Two Climbers Flipped their Raft trying to get to Drury Falls in Leavenworth
Photo Courtesy of the Chelan County Sheriff’s Office
--The American Alpine Institute's International Mountain Day celebration was a success. All proceeds went to the fund to help purchase Index to make it a permanent climber's park. Through a combination of raffle items and pay-what-you can rock rescue clinics, AAI was able to make a nice dent in the funds required to purchase the crag!
Photo from Outdoor Research
--Bellingham's Blake Herrington established seven new alpine lines in the Cascades over the summer and people started to take notice of the 21 year-old. Climbing did a feature article on him. Check it out here.
-- When a rescue team came on Luke Gullberg's body at the top of a Mount Hood glacier and tried to figure out what had become of his climbing partners, they looked up at a forbidding rise of ice and snow. They saw no sign of Katie Nolan and Anthony Vietti on the 1,500-foot Reid headwall, no gear in bright color standing out from the monochrome, no trail. And they heard no radio signal. Had Nolan and Vietti rented a $5 locator beacon and had they been able to activate it after whatever misfortune ended their climb on Dec. 12, the searchers below might have been able to pinpoint their location. The two are presumed buried beneath several feet of snow and ice. It's the second time in three years that a search and rescue operation on the 11,239-foot mountain has failed to turn up climbers who went up the mountain without signaling devices and got into deadly trouble. To read more, click here.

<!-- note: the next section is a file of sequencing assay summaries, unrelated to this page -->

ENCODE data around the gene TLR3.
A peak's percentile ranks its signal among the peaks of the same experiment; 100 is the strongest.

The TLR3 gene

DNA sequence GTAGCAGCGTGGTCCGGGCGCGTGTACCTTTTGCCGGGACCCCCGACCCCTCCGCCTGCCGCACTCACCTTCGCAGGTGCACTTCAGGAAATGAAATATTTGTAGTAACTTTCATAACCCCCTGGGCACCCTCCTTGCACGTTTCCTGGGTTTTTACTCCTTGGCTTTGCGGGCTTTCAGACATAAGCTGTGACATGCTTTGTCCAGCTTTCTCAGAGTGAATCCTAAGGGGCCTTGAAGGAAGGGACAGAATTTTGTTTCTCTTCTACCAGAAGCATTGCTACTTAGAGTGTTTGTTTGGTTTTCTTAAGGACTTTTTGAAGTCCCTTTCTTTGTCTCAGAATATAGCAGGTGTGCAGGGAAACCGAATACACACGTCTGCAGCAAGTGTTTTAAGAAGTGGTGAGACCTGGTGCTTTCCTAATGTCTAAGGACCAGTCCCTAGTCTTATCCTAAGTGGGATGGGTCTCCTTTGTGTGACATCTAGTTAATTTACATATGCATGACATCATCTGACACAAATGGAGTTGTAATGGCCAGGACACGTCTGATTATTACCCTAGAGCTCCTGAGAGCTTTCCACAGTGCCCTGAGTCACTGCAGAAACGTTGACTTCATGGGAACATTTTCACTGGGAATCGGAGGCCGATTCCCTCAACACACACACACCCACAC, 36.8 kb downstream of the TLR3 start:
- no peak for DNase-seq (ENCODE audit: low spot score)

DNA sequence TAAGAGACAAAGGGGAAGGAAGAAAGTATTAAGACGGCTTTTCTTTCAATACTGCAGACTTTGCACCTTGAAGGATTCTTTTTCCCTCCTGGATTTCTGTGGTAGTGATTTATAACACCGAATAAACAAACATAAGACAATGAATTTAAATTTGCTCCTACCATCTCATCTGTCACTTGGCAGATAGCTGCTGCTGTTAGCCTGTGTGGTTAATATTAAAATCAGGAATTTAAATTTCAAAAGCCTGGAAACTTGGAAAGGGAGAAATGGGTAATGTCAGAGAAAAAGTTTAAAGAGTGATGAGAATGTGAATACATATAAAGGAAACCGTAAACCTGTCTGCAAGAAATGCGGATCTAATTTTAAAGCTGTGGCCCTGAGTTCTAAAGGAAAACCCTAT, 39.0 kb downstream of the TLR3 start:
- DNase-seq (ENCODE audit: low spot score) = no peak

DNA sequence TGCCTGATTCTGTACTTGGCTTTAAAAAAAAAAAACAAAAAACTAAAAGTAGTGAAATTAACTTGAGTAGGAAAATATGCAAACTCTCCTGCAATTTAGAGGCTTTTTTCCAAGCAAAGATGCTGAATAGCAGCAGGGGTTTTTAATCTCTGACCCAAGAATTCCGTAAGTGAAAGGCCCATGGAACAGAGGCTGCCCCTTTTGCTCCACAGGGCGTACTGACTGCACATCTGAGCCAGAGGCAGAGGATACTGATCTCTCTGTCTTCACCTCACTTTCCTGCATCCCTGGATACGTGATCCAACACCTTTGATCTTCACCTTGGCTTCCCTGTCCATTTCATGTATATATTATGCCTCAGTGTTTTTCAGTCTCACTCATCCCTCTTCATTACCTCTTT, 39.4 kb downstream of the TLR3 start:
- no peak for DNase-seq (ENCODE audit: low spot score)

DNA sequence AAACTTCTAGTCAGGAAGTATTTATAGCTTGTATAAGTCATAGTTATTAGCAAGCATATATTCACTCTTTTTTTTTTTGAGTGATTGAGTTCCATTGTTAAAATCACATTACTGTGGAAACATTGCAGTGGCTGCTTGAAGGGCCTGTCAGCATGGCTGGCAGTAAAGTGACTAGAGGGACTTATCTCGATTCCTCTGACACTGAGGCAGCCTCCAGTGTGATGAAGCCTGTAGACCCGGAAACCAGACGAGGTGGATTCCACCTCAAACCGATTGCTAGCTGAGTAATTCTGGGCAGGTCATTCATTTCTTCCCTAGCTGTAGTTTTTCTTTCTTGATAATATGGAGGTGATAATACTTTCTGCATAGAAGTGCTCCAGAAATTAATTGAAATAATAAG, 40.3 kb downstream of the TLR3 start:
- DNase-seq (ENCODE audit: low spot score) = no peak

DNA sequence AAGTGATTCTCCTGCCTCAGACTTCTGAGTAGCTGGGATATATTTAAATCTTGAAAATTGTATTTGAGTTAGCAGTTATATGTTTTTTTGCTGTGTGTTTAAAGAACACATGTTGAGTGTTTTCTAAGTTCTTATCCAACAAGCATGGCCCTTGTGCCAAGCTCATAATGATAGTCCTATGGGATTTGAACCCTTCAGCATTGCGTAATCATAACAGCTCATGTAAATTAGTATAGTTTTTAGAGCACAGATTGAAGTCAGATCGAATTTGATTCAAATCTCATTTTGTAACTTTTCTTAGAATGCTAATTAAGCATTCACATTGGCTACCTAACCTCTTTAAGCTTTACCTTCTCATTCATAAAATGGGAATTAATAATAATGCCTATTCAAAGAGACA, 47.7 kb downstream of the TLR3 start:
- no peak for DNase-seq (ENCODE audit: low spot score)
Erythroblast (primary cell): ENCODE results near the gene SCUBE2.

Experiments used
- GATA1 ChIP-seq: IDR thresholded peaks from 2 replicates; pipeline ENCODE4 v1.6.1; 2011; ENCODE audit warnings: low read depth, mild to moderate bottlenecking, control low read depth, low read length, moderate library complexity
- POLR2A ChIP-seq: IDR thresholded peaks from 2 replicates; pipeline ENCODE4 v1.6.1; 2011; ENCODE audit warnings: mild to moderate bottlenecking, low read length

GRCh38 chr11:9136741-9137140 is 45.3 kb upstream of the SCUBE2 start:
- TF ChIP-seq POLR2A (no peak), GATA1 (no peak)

--In related news, the Oregonian newspaper stepped WAY over the line this week with an anti-climber/anti-SAR cartoon. To see it, click here.
--The Sierra Nevada ski industry appears poised to bounce back from last year, one of its worst, to this season, which could be the best in years. "Because of the early snow, everyone I've talked to has never been more optimistic about this season," said Rob Brown, president and publisher of Orinda-based Mountain News Corp., which publishes Onthesnow.com and provides snow reports for media outlets. "I really believe it's going to be one of the best we've seen in a long time. "There's a lot of pent-up demand since last year was so bad," Brown added. To read more, click here.
--Senator Dianne Feinstein (D-CA) introduced legislation on Monday to preserve the spectacular heritage of the California desert by creating two new National Monuments and expanding Joshua Tree and Death Valley National Parks and the Mojave National Preserve. The bill would establish new wilderness areas in Death Valley National Park and on lands managed by the Bureau of Land Management (BLM) and the US Forest Service. Finally, the legislation would also establish a permitting process for all renewable energy projects on BLM land. To read more, click here.
--Two men have pleaded guilty to trying to steal 600 pounds of wildflower seed pods in Utah's Zion National Park in hopes of a payday on the commercial market. Forty-four-year-old Cresencio Martinez-Guzman and 23-year-old Cresencio Lucena-Alvarez pleaded guilty to felony theft of government property and were sentenced to probation Dec. 7. They also admitted being in the U.S. illegally and agreed not to fight deportation. To read more, click here.
--Joe "Touching the Void" Simson has soloed a new route on the popular Himalayan trekking peak, Mera Peak. To read more, click here.
--Fumitaka Ichimura and Genki Narumi, two of the now well-known Giri-Giri Boys from Japan, recently made the first ascent of the north face of Tawoche (21,328') in Nepal. The pair made the their alpine style ascent November 26-28. To read more, click here.